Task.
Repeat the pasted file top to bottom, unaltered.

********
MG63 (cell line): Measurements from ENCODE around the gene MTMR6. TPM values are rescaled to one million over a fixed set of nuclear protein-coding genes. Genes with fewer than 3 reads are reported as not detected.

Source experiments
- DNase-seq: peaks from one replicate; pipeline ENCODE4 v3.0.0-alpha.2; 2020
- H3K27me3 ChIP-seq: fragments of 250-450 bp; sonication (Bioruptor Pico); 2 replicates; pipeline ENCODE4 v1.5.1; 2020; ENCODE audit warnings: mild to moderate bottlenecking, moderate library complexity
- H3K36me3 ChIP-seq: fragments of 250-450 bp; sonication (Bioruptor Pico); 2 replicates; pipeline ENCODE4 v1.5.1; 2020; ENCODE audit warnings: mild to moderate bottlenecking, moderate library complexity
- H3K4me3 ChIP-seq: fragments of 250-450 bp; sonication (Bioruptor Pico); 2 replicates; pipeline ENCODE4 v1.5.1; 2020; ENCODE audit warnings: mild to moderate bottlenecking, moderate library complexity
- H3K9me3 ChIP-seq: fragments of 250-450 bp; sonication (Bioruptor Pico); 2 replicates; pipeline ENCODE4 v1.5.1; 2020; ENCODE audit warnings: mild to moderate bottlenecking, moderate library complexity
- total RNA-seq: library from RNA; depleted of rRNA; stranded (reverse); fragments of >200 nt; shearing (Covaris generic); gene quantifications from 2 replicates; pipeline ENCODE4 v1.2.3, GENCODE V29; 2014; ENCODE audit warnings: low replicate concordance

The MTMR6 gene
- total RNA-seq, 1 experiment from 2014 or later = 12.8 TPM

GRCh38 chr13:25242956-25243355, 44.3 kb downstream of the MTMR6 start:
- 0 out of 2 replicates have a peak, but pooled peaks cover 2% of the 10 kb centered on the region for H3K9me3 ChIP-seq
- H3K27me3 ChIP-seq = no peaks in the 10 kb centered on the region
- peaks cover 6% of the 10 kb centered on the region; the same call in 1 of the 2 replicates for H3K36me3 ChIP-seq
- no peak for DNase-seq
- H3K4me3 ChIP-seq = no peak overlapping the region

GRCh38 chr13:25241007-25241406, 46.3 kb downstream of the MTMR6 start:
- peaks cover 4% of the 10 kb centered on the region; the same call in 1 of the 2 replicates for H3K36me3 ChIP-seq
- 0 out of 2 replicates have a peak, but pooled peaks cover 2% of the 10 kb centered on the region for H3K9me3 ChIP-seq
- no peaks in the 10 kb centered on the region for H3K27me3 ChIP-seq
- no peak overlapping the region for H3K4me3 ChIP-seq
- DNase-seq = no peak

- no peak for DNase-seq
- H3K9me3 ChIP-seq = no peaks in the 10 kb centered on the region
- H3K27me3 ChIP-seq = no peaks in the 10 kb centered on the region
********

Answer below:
MG63 (cell line): Measurements from ENCODE around the gene MTMR6. TPM values are rescaled to one million over a fixed set of nuclear protein-coding genes. Genes with fewer than 3 reads are reported as not detected.

Source experiments
- DNase-seq: peaks from one replicate; pipeline ENCODE4 v3.0.0-alpha.2; 2020
- H3K27me3 ChIP-seq: fragments of 250-450 bp; sonication (Bioruptor Pico); 2 replicates; pipeline ENCODE4 v1.5.1; 2020; ENCODE audit warnings: mild to moderate bottlenecking, moderate library complexity
- H3K36me3 ChIP-seq: fragments of 250-450 bp; sonication (Bioruptor Pico); 2 replicates; pipeline ENCODE4 v1.5.1; 2020; ENCODE audit warnings: mild to moderate bottlenecking, moderate library complexity
- H3K4me3 ChIP-seq: fragments of 250-450 bp; sonication (Bioruptor Pico); 2 replicates; pipeline ENCODE4 v1.5.1; 2020; ENCODE audit warnings: mild to moderate bottlenecking, moderate library complexity
- H3K9me3 ChIP-seq: fragments of 250-450 bp; sonication (Bioruptor Pico); 2 replicates; pipeline ENCODE4 v1.5.1; 2020; ENCODE audit warnings: mild to moderate bottlenecking, moderate library complexity
- total RNA-seq: library from RNA; depleted of rRNA; stranded (reverse); fragments of >200 nt; shearing (Covaris generic); gene quantifications from 2 replicates; pipeline ENCODE4 v1.2.3, GENCODE V29; 2014; ENCODE audit warnings: low replicate concordance

The MTMR6 gene
- total RNA-seq, 1 experiment from 2014 or later = 12.8 TPM

GRCh38 chr13:25242956-25243355, 44.3 kb downstream of the MTMR6 start:
- 0 out of 2 replicates have a peak, but pooled peaks cover 2% of the 10 kb centered on the region for H3K9me3 ChIP-seq
- H3K27me3 ChIP-seq = no peaks in the 10 kb centered on the region
- peaks cover 6% of the 10 kb centered on the region; the same call in 1 of the 2 replicates for H3K36me3 ChIP-seq
- no peak for DNase-seq
- H3K4me3 ChIP-seq = no peak overlapping the region

GRCh38 chr13:25241007-25241406, 46.3 kb downstream of the MTMR6 start:
- peaks cover 4% of the 10 kb centered on the region; the same call in 1 of the 2 replicates for H3K36me3 ChIP-seq
- 0 out of 2 replicates have a peak, but pooled peaks cover 2% of the 10 kb centered on the region for H3K9me3 ChIP-seq
- no peaks in the 10 kb centered on the region for H3K27me3 ChIP-seq
- no peak overlapping the region for H3K4me3 ChIP-seq
- DNase-seq = no peak

- no peak for DNase-seq
- H3K9me3 ChIP-seq = no peaks in the 10 kb centered on the region
- H3K27me3 ChIP-seq = no peaks in the 10 kb centered on the region